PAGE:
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Thanks for that. I'm sure there are numerous examples of occasions with high wind output on the grid and that the grid can manage just fine, despite all kind of tales of woe and doom. I haven't seen any updates of last year's record on December 12, where wind contributed 37% of that day's electricity, has since been improved, so I consider that Germany's latest feat. Correct me when wrong.

The article's main hypothesis is this, though:

it is increasingly difficult for the market share of variable renewable energy sources at the system-wide level to exceed the capacity factor of the energy source.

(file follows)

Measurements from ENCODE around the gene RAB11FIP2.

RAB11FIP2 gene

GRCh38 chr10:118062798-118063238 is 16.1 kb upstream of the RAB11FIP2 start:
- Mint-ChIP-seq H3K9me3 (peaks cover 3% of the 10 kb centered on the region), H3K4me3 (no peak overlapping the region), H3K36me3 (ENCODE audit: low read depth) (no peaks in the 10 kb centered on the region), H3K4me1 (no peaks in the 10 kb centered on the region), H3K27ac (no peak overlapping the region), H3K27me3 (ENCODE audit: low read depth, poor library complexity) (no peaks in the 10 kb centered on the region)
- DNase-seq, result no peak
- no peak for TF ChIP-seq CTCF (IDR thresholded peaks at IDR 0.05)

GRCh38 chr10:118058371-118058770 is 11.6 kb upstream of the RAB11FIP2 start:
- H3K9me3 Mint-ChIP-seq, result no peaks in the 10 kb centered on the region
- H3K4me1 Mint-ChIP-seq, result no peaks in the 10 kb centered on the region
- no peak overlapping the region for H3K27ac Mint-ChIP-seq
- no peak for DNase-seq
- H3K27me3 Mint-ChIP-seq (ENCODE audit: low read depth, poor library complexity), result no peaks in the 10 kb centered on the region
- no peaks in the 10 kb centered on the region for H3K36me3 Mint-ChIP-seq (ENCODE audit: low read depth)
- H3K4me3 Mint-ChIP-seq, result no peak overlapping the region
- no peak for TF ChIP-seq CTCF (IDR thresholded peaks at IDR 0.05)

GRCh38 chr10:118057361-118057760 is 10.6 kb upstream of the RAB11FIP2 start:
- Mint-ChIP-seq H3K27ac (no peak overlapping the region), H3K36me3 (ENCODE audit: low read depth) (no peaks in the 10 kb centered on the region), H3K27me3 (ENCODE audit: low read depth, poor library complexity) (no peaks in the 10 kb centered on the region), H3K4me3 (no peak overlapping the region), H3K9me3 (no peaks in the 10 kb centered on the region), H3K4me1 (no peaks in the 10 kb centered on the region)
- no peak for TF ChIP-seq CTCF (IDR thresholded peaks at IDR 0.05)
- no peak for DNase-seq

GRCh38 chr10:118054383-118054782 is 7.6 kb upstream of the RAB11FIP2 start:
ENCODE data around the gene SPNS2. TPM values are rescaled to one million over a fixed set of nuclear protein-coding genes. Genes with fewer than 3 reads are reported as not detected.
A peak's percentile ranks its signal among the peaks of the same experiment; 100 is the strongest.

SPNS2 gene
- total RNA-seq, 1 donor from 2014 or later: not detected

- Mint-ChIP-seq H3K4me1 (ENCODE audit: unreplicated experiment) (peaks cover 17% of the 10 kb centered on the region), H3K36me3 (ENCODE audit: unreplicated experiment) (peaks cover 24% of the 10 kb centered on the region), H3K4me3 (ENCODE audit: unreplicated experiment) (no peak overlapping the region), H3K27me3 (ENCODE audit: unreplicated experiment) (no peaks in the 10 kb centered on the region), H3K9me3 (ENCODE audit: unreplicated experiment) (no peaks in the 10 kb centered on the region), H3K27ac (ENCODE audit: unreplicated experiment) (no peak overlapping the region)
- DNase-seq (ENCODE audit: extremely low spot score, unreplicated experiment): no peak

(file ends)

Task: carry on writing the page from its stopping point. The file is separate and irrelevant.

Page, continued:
If we take Germany as example, onshore wind has a capacity factor varying between 10 and 20 percent while the onshore market share in 2013 was 8,5 percent (with 50,8 TWh producing a third of Germany's renewable energy). I don't see how Germany's current progress could either prove or disprove the thesis proposed. If anything, onshore wind could at least grow a lot more, and when more offshore wind comes online, the figure can rise substantially further.

And to undo my own example, I don't think taking Germany (or another nation) as an example is ultimately sufficient - the scope is still too local for a systemic analysis.

by Bjinse on Wed Jun 10th, 2015 at 04:00:44 AM EST
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